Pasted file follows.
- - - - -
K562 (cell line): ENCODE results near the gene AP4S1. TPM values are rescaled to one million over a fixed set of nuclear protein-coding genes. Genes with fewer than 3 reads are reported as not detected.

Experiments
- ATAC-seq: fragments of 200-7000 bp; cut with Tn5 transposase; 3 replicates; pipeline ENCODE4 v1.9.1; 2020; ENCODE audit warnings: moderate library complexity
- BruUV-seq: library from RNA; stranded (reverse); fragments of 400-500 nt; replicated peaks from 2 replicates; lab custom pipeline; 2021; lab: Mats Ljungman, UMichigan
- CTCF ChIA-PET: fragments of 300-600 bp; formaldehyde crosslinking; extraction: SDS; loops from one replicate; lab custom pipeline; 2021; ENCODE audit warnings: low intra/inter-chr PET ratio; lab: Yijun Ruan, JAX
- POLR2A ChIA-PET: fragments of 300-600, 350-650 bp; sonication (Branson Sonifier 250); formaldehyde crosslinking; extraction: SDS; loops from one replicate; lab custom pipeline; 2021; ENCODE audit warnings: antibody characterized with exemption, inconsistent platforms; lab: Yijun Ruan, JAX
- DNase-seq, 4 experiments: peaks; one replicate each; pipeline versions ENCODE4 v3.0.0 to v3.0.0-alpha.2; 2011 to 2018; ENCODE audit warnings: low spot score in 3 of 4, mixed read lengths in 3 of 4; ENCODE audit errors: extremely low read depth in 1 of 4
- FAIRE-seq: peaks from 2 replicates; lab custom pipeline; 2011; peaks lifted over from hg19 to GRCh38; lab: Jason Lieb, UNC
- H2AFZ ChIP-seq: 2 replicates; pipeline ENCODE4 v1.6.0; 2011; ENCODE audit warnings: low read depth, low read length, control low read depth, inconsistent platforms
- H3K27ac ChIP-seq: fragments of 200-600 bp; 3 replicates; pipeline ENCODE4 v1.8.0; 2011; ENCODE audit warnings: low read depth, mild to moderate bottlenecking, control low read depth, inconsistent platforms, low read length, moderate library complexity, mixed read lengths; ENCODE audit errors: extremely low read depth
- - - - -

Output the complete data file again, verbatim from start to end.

K562 (cell line): ENCODE results near the gene AP4S1. TPM values are rescaled to one million over a fixed set of nuclear protein-coding genes. Genes with fewer than 3 reads are reported as not detected.

Experiments
- ATAC-seq: fragments of 200-7000 bp; cut with Tn5 transposase; 3 replicates; pipeline ENCODE4 v1.9.1; 2020; ENCODE audit warnings: moderate library complexity
- BruUV-seq: library from RNA; stranded (reverse); fragments of 400-500 nt; replicated peaks from 2 replicates; lab custom pipeline; 2021; lab: Mats Ljungman, UMichigan
- CTCF ChIA-PET: fragments of 300-600 bp; formaldehyde crosslinking; extraction: SDS; loops from one replicate; lab custom pipeline; 2021; ENCODE audit warnings: low intra/inter-chr PET ratio; lab: Yijun Ruan, JAX
- POLR2A ChIA-PET: fragments of 300-600, 350-650 bp; sonication (Branson Sonifier 250); formaldehyde crosslinking; extraction: SDS; loops from one replicate; lab custom pipeline; 2021; ENCODE audit warnings: antibody characterized with exemption, inconsistent platforms; lab: Yijun Ruan, JAX
- DNase-seq, 4 experiments: peaks; one replicate each; pipeline versions ENCODE4 v3.0.0 to v3.0.0-alpha.2; 2011 to 2018; ENCODE audit warnings: low spot score in 3 of 4, mixed read lengths in 3 of 4; ENCODE audit errors: extremely low read depth in 1 of 4
- FAIRE-seq: peaks from 2 replicates; lab custom pipeline; 2011; peaks lifted over from hg19 to GRCh38; lab: Jason Lieb, UNC
- H2AFZ ChIP-seq: 2 replicates; pipeline ENCODE4 v1.6.0; 2011; ENCODE audit warnings: low read depth, low read length, control low read depth, inconsistent platforms
- H3K27ac ChIP-seq: fragments of 200-600 bp; 3 replicates; pipeline ENCODE4 v1.8.0; 2011; ENCODE audit warnings: low read depth, mild to moderate bottlenecking, control low read depth, inconsistent platforms, low read length, moderate library complexity, mixed read lengths; ENCODE audit errors: extremely low read depth